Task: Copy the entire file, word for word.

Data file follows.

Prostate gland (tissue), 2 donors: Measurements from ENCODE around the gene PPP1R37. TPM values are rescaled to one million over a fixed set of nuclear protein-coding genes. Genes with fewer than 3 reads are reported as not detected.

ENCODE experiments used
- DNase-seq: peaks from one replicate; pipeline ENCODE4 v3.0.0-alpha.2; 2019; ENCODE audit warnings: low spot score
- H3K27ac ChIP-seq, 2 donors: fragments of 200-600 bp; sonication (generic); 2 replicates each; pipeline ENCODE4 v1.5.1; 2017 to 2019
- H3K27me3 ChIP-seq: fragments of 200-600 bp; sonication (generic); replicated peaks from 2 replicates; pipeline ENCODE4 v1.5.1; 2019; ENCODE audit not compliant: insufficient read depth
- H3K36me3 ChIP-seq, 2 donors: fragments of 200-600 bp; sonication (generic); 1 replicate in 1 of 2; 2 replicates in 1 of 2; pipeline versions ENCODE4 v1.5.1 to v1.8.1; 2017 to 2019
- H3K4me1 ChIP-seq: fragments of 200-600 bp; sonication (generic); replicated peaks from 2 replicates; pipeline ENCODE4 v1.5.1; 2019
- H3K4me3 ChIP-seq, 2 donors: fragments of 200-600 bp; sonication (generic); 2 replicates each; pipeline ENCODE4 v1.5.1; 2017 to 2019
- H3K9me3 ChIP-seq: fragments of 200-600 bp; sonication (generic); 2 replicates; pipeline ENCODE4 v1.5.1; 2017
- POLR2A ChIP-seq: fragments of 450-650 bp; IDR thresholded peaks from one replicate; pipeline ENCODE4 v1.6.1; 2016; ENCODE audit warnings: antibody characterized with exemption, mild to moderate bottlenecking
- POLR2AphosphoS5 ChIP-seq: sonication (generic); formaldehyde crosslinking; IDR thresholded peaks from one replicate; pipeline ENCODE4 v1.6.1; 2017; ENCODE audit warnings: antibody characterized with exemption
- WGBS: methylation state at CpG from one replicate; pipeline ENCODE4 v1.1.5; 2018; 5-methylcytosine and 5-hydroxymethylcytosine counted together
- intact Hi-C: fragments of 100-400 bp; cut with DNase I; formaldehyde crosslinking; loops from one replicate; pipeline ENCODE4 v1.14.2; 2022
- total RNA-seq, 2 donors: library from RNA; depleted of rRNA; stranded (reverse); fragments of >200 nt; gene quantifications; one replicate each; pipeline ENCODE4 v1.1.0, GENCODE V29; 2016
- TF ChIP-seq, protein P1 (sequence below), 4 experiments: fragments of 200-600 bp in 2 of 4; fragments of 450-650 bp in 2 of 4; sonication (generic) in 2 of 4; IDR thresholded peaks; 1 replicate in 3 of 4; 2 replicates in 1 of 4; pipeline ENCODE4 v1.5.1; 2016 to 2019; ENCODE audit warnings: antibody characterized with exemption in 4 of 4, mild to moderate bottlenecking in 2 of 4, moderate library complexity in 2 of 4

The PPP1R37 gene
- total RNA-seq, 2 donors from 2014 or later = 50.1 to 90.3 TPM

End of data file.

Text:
Prostate gland (tissue), 2 donors: Measurements from ENCODE around the gene PPP1R37. TPM values are rescaled to one million over a fixed set of nuclear protein-coding genes. Genes with fewer than 3 reads are reported as not detected.

ENCODE experiments used
- DNase-seq: peaks from one replicate; pipeline ENCODE4 v3.0.0-alpha.2; 2019; ENCODE audit warnings: low spot score
- H3K27ac ChIP-seq, 2 donors: fragments of 200-600 bp; sonication (generic); 2 replicates each; pipeline ENCODE4 v1.5.1; 2017 to 2019
- H3K27me3 ChIP-seq: fragments of 200-600 bp; sonication (generic); replicated peaks from 2 replicates; pipeline ENCODE4 v1.5.1; 2019; ENCODE audit not compliant: insufficient read depth
- H3K36me3 ChIP-seq, 2 donors: fragments of 200-600 bp; sonication (generic); 1 replicate in 1 of 2; 2 replicates in 1 of 2; pipeline versions ENCODE4 v1.5.1 to v1.8.1; 2017 to 2019
- H3K4me1 ChIP-seq: fragments of 200-600 bp; sonication (generic); replicated peaks from 2 replicates; pipeline ENCODE4 v1.5.1; 2019
- H3K4me3 ChIP-seq, 2 donors: fragments of 200-600 bp; sonication (generic); 2 replicates each; pipeline ENCODE4 v1.5.1; 2017 to 2019
- H3K9me3 ChIP-seq: fragments of 200-600 bp; sonication (generic); 2 replicates; pipeline ENCODE4 v1.5.1; 2017
- POLR2A ChIP-seq: fragments of 450-650 bp; IDR thresholded peaks from one replicate; pipeline ENCODE4 v1.6.1; 2016; ENCODE audit warnings: antibody characterized with exemption, mild to moderate bottlenecking
- POLR2AphosphoS5 ChIP-seq: sonication (generic); formaldehyde crosslinking; IDR thresholded peaks from one replicate; pipeline ENCODE4 v1.6.1; 2017; ENCODE audit warnings: antibody characterized with exemption
- WGBS: methylation state at CpG from one replicate; pipeline ENCODE4 v1.1.5; 2018; 5-methylcytosine and 5-hydroxymethylcytosine counted together
- intact Hi-C: fragments of 100-400 bp; cut with DNase I; formaldehyde crosslinking; loops from one replicate; pipeline ENCODE4 v1.14.2; 2022
- total RNA-seq, 2 donors: library from RNA; depleted of rRNA; stranded (reverse); fragments of >200 nt; gene quantifications; one replicate each; pipeline ENCODE4 v1.1.0, GENCODE V29; 2016
- TF ChIP-seq, protein P1 (sequence below), 4 experiments: fragments of 200-600 bp in 2 of 4; fragments of 450-650 bp in 2 of 4; sonication (generic) in 2 of 4; IDR thresholded peaks; 1 replicate in 3 of 4; 2 replicates in 1 of 4; pipeline ENCODE4 v1.5.1; 2016 to 2019; ENCODE audit warnings: antibody characterized with exemption in 4 of 4, mild to moderate bottlenecking in 2 of 4, moderate library complexity in 2 of 4

The PPP1R37 gene
- total RNA-seq, 2 donors from 2014 or later = 50.1 to 90.3 TPM